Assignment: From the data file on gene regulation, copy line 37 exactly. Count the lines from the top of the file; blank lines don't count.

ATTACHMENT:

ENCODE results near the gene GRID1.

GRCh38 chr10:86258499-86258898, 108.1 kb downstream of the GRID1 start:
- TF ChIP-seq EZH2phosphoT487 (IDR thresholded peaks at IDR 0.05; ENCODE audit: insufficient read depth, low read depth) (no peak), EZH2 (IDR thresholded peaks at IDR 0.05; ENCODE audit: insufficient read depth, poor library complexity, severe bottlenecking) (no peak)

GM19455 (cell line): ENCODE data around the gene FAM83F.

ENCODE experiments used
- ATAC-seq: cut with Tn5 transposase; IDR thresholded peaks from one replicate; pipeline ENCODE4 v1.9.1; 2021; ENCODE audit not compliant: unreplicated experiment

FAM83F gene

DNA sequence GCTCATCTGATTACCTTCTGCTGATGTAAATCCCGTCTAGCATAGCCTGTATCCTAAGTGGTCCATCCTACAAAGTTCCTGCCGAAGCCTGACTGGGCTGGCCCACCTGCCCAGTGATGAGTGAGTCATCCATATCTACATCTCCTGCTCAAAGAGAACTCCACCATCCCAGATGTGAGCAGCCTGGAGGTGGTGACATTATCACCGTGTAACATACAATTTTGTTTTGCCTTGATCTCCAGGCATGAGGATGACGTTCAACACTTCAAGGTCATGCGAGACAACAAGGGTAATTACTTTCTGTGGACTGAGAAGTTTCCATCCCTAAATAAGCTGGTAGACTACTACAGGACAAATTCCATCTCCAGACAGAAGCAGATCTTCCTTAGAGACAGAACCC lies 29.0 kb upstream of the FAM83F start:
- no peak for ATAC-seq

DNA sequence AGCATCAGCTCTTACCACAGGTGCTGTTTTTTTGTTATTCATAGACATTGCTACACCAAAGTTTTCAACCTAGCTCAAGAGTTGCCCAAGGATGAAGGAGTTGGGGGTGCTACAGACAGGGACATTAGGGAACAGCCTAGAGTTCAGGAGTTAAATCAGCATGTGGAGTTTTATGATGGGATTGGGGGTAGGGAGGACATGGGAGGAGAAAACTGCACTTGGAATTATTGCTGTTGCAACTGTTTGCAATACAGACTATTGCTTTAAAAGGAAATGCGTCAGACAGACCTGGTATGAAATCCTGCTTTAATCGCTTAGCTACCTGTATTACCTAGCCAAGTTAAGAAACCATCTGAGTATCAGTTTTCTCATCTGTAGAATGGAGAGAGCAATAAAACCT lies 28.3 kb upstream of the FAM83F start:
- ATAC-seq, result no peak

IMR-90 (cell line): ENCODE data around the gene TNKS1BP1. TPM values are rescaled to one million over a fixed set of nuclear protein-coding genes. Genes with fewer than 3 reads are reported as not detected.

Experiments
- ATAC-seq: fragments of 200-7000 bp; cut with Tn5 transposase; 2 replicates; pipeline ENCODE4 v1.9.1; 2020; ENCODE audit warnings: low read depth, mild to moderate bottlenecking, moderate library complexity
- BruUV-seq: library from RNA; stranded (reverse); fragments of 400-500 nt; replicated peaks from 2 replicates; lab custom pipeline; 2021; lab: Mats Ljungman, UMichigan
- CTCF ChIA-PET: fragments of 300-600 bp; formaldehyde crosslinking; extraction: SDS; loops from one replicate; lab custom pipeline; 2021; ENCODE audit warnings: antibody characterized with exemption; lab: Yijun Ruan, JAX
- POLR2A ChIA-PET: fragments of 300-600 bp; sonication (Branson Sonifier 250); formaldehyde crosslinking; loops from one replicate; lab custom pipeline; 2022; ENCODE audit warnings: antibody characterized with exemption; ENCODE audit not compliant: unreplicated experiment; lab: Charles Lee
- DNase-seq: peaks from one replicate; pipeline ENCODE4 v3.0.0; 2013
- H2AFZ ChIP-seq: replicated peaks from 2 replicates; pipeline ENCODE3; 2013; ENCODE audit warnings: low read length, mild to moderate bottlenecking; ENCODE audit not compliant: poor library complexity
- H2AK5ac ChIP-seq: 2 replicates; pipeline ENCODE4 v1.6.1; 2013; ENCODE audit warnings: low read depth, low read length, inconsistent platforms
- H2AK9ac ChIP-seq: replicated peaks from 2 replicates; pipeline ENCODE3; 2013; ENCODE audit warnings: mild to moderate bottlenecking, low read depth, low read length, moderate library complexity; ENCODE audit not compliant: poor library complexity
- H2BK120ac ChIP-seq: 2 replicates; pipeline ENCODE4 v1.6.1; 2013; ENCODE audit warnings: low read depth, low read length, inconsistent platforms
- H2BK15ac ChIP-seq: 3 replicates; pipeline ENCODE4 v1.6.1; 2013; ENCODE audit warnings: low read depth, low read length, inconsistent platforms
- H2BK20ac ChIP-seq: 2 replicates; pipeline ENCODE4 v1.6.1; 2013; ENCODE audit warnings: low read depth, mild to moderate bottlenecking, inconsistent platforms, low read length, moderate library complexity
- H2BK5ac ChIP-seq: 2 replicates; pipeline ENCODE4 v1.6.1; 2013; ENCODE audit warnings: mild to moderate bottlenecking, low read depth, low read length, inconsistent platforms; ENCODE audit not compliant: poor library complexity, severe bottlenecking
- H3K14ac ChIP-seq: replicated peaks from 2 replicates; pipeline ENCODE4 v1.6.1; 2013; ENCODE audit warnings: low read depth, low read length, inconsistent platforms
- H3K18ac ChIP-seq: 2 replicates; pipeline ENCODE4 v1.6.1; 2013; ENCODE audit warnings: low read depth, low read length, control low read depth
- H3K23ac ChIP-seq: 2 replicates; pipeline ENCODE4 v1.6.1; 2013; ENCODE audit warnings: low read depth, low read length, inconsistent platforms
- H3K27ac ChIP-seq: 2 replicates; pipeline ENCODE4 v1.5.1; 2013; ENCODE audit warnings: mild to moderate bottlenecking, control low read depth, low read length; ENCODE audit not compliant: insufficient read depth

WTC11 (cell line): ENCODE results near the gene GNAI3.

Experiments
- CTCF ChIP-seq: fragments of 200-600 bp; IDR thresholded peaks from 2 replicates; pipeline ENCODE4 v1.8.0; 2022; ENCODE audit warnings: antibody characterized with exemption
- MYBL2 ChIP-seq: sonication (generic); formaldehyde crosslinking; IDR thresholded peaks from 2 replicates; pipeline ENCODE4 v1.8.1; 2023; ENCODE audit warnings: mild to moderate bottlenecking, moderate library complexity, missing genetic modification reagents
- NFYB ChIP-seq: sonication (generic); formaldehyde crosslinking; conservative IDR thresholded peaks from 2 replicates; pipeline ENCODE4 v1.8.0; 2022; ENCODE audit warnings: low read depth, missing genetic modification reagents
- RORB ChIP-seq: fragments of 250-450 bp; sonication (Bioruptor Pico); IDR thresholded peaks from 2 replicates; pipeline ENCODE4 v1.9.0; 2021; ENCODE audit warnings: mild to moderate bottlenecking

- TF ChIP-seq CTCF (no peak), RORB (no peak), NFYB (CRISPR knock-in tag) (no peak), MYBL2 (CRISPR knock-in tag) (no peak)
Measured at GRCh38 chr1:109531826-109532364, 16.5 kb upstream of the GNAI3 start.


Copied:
Measured at GRCh38 chr1:109531826-109532364, 16.5 kb upstream of the GNAI3 start.